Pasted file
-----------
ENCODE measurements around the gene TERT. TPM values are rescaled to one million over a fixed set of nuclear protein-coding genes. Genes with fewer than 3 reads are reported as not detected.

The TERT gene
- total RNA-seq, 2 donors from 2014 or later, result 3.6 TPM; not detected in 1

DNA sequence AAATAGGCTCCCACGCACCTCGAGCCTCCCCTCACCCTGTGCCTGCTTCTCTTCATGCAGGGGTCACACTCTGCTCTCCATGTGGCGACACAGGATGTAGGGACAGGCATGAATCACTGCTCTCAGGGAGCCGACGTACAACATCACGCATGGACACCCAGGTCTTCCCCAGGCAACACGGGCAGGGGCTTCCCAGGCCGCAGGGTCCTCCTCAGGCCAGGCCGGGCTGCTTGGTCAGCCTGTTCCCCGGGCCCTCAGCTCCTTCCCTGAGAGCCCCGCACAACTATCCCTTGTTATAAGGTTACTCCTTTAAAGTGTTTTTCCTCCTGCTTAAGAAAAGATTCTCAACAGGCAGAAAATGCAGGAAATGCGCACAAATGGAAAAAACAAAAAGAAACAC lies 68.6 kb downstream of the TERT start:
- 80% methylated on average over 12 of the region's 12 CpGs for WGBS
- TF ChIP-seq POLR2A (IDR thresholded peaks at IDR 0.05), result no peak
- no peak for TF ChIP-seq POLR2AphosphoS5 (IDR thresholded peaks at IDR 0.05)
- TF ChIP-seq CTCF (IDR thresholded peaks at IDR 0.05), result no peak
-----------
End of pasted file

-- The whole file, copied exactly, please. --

ENCODE measurements around the gene TERT. TPM values are rescaled to one million over a fixed set of nuclear protein-coding genes. Genes with fewer than 3 reads are reported as not detected.

The TERT gene
- total RNA-seq, 2 donors from 2014 or later, result 3.6 TPM; not detected in 1

DNA sequence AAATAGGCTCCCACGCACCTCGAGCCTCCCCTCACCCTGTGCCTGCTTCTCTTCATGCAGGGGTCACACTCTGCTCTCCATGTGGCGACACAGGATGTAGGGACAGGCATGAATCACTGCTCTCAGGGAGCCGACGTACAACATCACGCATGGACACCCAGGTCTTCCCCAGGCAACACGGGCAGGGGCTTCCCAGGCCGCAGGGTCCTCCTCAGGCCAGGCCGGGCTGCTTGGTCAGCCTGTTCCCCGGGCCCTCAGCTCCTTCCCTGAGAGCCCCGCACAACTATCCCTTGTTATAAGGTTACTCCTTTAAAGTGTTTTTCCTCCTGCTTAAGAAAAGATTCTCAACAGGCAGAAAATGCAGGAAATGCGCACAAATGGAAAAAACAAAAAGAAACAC lies 68.6 kb downstream of the TERT start:
- 80% methylated on average over 12 of the region's 12 CpGs for WGBS
- TF ChIP-seq POLR2A (IDR thresholded peaks at IDR 0.05), result no peak
- no peak for TF ChIP-seq POLR2AphosphoS5 (IDR thresholded peaks at IDR 0.05)
- TF ChIP-seq CTCF (IDR thresholded peaks at IDR 0.05), result no peak